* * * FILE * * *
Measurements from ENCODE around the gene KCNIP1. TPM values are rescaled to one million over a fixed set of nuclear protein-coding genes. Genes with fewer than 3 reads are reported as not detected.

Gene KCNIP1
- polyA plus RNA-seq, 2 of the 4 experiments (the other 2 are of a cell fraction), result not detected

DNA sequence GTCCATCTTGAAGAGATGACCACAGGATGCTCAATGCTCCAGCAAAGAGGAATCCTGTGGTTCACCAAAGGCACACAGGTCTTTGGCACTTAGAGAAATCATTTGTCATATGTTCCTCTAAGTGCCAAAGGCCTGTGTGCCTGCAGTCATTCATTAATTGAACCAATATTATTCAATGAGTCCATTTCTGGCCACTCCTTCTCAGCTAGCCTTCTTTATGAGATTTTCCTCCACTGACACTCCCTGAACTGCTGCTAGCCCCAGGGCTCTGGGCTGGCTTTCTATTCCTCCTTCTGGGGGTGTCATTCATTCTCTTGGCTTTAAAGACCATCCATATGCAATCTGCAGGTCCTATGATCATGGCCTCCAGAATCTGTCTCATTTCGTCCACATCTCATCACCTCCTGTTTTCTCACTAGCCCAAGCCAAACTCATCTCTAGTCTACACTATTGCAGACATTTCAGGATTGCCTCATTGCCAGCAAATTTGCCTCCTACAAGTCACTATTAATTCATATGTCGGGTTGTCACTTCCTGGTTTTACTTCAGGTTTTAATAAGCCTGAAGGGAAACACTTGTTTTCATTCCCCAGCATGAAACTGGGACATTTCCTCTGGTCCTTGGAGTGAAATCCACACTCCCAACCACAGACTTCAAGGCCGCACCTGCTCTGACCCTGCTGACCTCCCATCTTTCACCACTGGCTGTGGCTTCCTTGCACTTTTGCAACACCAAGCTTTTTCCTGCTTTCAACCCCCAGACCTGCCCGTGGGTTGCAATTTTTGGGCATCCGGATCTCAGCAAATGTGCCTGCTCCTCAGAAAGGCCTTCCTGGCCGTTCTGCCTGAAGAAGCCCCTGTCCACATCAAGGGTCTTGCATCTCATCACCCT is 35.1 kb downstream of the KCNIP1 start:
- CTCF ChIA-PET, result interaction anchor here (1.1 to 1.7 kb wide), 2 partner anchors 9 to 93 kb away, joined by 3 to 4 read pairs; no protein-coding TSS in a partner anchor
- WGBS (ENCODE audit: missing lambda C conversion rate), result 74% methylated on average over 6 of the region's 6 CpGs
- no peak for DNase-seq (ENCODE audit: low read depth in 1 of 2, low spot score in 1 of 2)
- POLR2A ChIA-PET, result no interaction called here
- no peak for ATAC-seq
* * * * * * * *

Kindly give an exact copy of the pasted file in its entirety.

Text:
Measurements from ENCODE around the gene KCNIP1. TPM values are rescaled to one million over a fixed set of nuclear protein-coding genes. Genes with fewer than 3 reads are reported as not detected.

Gene KCNIP1
- polyA plus RNA-seq, 2 of the 4 experiments (the other 2 are of a cell fraction), result not detected

DNA sequence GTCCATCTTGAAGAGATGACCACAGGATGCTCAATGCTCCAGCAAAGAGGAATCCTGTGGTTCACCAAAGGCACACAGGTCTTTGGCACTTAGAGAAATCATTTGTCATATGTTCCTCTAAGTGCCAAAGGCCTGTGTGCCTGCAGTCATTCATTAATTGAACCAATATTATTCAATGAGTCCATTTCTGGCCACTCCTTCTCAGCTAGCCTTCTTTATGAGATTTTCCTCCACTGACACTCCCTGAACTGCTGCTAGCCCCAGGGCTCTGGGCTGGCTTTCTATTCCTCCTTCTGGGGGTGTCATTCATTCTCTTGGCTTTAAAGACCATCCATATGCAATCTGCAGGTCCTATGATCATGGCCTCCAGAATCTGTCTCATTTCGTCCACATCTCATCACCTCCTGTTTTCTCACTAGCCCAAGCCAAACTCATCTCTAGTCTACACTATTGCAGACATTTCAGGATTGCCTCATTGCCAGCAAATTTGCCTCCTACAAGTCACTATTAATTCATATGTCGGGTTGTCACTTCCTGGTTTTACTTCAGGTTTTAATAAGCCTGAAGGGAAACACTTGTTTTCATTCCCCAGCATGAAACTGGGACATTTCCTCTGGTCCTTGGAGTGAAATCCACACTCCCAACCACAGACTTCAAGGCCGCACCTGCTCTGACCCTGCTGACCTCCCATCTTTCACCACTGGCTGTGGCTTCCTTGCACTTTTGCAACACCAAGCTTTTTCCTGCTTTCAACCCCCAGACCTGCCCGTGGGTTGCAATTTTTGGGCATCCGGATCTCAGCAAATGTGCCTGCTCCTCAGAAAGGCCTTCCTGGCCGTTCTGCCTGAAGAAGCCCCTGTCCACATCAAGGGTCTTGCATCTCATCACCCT is 35.1 kb downstream of the KCNIP1 start:
- CTCF ChIA-PET, result interaction anchor here (1.1 to 1.7 kb wide), 2 partner anchors 9 to 93 kb away, joined by 3 to 4 read pairs; no protein-coding TSS in a partner anchor
- WGBS (ENCODE audit: missing lambda C conversion rate), result 74% methylated on average over 6 of the region's 6 CpGs
- no peak for DNase-seq (ENCODE audit: low read depth in 1 of 2, low spot score in 1 of 2)
- POLR2A ChIA-PET, result no interaction called here
- no peak for ATAC-seq